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Posts Tagged ‘non-group coverage’

Growth in self employment points to need for non-group medical coverage

June 7th, 2017 No comments

Another reason insurers will likely return or work to remain in the individual market is that it’s part of the future of health care, says Counihan. With so many people now working for themselves in the “gig economy,” he says, selling insurance “is going to be more business-to-consumer than business-to-business.””This market could grow,” agrees Giesa. “And I don’t think [insurance companies] want to be left out completely from this market if there’s an opportunity to break even, or make a little money. “In the end, says Counihan, regardless of what he considers the Trump administration’s “disorganized neglect, I think this market is here to stay.”

Source: What Happens If The Individual Health Insurance Market Crashes? : Shots – Health News : NPR

Kevin Counihan served as head of the Department of Health Service’s insurance exchange program in the Obama administration. Kurt Giesa is an actuarial expert at the consulting firm Oliver Wyman.

While most working age Americans are covered by employer medical benefit plans that have dominated since the 1940s, there are indications this is changing and pointing to the need for a viable method of financing medical care outside of employer group coverage. The executive summary of a recent McKinsey Global Research survey reports 20 to 30 percent of the working-age population in the United States and the EU-15 countries are engaged in some form of non-employment vocation.

 


Need a speaker or webinar presenter on the Affordable Care Act and the outlook for health care reform? Contact Pilot Healthcare Strategies Principal Fred Pilot by email fpilot@pilothealthstrategies.com or call 530-295-1473. 

State health benefit exchanges not out of the woods yet

March 28th, 2017 Comments off

State health benefit exchanges dodged a legislative bullet last week that would have eliminated advance premium tax credit (APTC) subsidies to help low and moderate income households purchase non-group coverage. The nation’s largest exchange, Covered California, estimated the tabled budget reconciliation bill replacing the subsidies with an age-based tax credit beginning in 2020 would on average amount to only 60 percent of that provided under the APTC subsidies. That would have made coverage for less affordable for many households and potentially led to a dramatic drop in enrollment qualified health plans sold on the exchanges, shrinking the non-group risk pool and reducing spread of risk.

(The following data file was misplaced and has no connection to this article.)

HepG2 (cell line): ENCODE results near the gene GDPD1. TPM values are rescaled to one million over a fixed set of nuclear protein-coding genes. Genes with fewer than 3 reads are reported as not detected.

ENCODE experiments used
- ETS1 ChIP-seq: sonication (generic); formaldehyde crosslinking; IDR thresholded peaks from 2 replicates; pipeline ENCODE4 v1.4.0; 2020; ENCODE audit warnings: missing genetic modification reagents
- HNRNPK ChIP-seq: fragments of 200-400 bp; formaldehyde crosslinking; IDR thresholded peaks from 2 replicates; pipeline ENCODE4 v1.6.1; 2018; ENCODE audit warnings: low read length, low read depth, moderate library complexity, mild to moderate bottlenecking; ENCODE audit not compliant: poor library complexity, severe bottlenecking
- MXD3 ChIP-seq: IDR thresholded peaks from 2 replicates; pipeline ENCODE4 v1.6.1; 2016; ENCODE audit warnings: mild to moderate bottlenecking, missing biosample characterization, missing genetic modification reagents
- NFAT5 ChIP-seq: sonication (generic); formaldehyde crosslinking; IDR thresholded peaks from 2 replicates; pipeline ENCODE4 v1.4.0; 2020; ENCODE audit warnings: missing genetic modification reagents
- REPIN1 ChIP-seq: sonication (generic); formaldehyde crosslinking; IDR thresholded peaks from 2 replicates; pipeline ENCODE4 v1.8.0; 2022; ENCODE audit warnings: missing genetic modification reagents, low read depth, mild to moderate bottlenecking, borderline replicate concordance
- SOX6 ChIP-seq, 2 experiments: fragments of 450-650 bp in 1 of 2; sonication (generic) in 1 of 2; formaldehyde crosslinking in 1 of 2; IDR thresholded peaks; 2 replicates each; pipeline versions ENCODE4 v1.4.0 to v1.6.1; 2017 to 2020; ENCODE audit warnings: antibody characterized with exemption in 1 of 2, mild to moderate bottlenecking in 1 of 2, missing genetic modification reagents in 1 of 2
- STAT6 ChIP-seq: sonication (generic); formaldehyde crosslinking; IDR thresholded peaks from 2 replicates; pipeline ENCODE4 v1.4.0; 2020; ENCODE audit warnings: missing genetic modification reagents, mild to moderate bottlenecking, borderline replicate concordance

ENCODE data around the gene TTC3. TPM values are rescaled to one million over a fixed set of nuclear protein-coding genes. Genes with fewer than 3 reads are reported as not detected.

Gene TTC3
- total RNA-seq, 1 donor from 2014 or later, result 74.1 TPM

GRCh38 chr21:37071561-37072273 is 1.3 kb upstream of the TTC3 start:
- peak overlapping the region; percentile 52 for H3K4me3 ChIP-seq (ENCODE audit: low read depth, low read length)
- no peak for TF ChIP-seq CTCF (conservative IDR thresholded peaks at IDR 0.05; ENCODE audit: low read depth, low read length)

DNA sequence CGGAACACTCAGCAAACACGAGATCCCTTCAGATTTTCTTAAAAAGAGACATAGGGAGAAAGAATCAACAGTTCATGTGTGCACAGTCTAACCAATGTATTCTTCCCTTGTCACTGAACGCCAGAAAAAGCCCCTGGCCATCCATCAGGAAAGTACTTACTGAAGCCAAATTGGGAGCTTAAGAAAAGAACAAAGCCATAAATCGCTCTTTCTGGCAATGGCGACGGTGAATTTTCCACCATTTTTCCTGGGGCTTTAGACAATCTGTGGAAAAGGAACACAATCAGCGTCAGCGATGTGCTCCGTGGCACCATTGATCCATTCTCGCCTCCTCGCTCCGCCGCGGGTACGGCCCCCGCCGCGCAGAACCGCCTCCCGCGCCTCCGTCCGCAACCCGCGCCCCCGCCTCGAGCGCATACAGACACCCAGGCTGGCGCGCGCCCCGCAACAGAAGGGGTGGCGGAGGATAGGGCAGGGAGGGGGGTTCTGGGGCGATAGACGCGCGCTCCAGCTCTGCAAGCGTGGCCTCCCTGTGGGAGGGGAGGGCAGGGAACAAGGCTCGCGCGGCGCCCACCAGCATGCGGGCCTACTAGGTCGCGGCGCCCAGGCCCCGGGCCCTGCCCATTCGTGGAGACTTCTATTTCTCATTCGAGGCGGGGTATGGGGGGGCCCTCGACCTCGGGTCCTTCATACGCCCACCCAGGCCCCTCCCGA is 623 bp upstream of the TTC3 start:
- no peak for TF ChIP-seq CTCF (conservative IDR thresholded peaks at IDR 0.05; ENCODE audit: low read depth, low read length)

The exchanges now face a more immediate threat that could significantly disrupt plan year 2018 and potentially current year enrollees: the loss of cost sharing reduction (CSR) subsidies for silver level plans sold on the exchanges. The subsidies are available to households earning between 100 and 250 percent of federal poverty levels. By reducing out of pocket costs for eligible households, the subsidies effectively increase the actuarial value of silver plans that cover on average 70 percent of medical care costs.

A U.S. District court ruling issued last May found the Obama administration acted unconstitutionally in funding the subsidies without an explicit appropriation by Congress. The decision was put on hold pending appeal, where it sits pending possible action to resolve the underlying fiscal issue by the Trump administration and Congress. Without federal funding for the CSR subsidies, health plan issuers participating in the exchanges would incur billions in losses, according to an analysis prepared earlier this month by The Commonwealth Fund. There is no requested appropriation to cover the CSR subsidies in the Trump administration’s 2018 budget blueprint. As last week’s failed attempt to advance the budget reconciliation legislation illustrates, the Trump administration and Congress are unlikely to achieve a rapid agreement resolving the litigation as they struggle to form a majority party governing coalition.

 


Need a speaker or webinar presenter on the Affordable Care Act and the outlook for health care reform? Contact Pilot Healthcare Strategies Principal Fred Pilot by email fpilot@pilothealthstrategies.com or call 530-295-1473. 

Macroeconomics underlie debate over ACA successor

March 21st, 2017 Comments off

Set in the larger context, the current policy debate over a successor to the Patient Protection and Affordable Care Act is grounded in the long term macroeconomics of declining widely shared prosperity and how much federal and state government should chip in to finance the medical care of more lower income households. These are households:

  • Hard hit by the 2008 economic downturn that reduced middle class economic security as the nation seeks a new post-industrial, post-WWII prosperity economy.
  • Not covered by generous employee benefit plans that were commonplace in decades past while at the same time more working age Americans are self-employed and thus ineligible for employee benefit plans.
  • Currently eligible for subsidies for plans sold on state health benefit exchanges and potentially for Medicaid if they live in a state that adopted the Affordable Care Act’s liberalized Medicaid eligibility guidelines.

Members of these households at the low end of the income scale are often lack stable incomes and have members in poor health who utilize a lot of medical services, reinforced by negative social determinants of health. That has contributed to a multi-billion dollar black hole of Medicaid as the program enrollment expanded dramatically, owing to the Affordable Care Act’s expanded eligibility rules.